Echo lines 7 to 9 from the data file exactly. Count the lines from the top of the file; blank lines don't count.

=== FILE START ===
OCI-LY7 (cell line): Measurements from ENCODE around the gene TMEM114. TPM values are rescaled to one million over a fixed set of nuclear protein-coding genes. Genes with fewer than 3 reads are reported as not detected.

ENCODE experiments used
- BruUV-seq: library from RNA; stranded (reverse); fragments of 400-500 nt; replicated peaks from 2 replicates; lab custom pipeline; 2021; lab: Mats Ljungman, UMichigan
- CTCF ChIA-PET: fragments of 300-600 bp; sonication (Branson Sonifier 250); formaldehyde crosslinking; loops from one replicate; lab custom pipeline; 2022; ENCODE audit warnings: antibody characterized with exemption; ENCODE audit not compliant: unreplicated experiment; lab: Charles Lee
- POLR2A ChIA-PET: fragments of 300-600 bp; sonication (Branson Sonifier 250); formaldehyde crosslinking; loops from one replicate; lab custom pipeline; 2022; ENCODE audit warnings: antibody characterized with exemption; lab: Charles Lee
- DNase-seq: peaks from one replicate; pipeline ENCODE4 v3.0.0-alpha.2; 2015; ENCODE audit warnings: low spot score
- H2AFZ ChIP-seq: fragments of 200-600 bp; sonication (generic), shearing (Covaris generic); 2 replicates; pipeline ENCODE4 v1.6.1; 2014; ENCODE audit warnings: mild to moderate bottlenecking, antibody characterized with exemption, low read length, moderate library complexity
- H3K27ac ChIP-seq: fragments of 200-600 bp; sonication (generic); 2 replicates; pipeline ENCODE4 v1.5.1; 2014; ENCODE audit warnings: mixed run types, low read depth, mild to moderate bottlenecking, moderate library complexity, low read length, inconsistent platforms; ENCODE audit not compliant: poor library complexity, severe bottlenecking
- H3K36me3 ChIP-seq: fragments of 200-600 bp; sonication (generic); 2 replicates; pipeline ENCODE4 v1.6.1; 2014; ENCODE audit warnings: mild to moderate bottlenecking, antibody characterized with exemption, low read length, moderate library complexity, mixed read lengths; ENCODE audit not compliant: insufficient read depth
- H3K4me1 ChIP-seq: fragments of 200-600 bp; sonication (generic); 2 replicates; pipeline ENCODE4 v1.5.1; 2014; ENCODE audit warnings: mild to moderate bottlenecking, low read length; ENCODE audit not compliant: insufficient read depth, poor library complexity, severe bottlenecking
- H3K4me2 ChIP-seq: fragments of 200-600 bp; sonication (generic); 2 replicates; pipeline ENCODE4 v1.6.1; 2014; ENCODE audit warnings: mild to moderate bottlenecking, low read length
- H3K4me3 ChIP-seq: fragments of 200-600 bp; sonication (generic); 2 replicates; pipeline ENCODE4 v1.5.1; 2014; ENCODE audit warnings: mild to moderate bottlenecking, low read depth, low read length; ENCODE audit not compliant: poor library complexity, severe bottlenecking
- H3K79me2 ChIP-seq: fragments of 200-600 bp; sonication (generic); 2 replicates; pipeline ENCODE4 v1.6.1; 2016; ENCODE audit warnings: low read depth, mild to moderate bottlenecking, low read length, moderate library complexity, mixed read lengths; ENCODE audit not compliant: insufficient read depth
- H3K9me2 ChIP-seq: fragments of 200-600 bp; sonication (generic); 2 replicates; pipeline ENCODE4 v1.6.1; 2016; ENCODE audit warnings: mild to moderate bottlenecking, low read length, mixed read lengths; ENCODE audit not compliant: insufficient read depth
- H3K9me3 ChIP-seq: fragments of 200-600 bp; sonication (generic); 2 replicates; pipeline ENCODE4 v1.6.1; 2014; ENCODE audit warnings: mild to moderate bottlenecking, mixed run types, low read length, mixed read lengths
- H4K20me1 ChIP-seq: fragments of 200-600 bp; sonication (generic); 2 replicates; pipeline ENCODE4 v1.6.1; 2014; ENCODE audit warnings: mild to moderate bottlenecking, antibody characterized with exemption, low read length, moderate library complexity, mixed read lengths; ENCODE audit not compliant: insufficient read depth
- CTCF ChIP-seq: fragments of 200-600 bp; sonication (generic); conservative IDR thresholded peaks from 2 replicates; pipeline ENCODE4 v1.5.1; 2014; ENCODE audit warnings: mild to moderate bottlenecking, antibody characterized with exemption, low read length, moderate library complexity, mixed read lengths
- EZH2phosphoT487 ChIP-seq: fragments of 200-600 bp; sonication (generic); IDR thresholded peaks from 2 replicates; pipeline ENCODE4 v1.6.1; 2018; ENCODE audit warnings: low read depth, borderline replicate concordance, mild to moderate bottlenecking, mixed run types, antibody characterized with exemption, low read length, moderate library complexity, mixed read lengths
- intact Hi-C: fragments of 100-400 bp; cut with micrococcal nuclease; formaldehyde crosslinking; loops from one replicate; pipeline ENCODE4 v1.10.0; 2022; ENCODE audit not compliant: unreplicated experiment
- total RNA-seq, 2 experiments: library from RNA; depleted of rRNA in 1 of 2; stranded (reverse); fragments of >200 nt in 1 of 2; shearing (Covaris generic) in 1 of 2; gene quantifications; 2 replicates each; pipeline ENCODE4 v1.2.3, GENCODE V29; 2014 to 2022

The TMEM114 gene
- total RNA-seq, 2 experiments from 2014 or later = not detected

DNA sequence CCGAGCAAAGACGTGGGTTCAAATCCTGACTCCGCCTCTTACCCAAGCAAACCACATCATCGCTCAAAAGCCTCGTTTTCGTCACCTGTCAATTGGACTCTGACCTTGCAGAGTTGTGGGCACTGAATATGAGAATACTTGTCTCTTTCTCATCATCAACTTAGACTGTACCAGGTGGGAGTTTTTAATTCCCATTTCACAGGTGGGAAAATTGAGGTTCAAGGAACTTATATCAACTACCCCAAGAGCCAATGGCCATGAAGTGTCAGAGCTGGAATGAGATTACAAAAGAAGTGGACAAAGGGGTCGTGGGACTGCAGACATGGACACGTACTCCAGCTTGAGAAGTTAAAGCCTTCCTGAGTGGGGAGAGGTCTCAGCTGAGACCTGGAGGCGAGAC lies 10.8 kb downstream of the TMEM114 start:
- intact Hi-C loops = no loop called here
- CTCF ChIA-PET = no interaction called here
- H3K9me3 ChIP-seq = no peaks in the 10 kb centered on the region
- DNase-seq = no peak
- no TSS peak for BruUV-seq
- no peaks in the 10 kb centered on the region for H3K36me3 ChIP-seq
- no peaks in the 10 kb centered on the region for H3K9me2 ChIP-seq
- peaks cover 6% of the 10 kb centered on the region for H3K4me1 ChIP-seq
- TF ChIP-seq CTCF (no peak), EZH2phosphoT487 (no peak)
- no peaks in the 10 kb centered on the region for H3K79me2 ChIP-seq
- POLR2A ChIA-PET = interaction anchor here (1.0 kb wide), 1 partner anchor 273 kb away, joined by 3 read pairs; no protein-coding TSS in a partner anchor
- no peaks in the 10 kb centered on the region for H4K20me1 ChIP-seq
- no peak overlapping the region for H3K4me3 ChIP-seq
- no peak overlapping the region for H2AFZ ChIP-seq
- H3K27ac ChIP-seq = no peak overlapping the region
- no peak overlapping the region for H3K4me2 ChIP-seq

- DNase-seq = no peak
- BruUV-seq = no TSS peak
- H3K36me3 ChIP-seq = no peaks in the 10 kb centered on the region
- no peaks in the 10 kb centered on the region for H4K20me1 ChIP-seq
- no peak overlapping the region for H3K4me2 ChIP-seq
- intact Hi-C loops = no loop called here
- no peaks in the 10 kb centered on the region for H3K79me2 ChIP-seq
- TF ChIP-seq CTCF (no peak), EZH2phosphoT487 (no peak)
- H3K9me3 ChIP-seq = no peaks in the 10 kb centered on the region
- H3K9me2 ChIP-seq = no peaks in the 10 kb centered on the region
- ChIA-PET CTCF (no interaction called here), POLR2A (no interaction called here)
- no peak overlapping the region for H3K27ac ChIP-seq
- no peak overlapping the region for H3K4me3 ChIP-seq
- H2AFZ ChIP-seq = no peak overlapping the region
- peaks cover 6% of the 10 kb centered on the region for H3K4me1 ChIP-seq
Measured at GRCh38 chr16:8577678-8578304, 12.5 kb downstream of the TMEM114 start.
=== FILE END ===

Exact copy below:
- H2AFZ ChIP-seq: fragments of 200-600 bp; sonication (generic), shearing (Covaris generic); 2 replicates; pipeline ENCODE4 v1.6.1; 2014; ENCODE audit warnings: mild to moderate bottlenecking, antibody characterized with exemption, low read length, moderate library complexity
- H3K27ac ChIP-seq: fragments of 200-600 bp; sonication (generic); 2 replicates; pipeline ENCODE4 v1.5.1; 2014; ENCODE audit warnings: mixed run types, low read depth, mild to moderate bottlenecking, moderate library complexity, low read length, inconsistent platforms; ENCODE audit not compliant: poor library complexity, severe bottlenecking
- H3K36me3 ChIP-seq: fragments of 200-600 bp; sonication (generic); 2 replicates; pipeline ENCODE4 v1.6.1; 2014; ENCODE audit warnings: mild to moderate bottlenecking, antibody characterized with exemption, low read length, moderate library complexity, mixed read lengths; ENCODE audit not compliant: insufficient read depth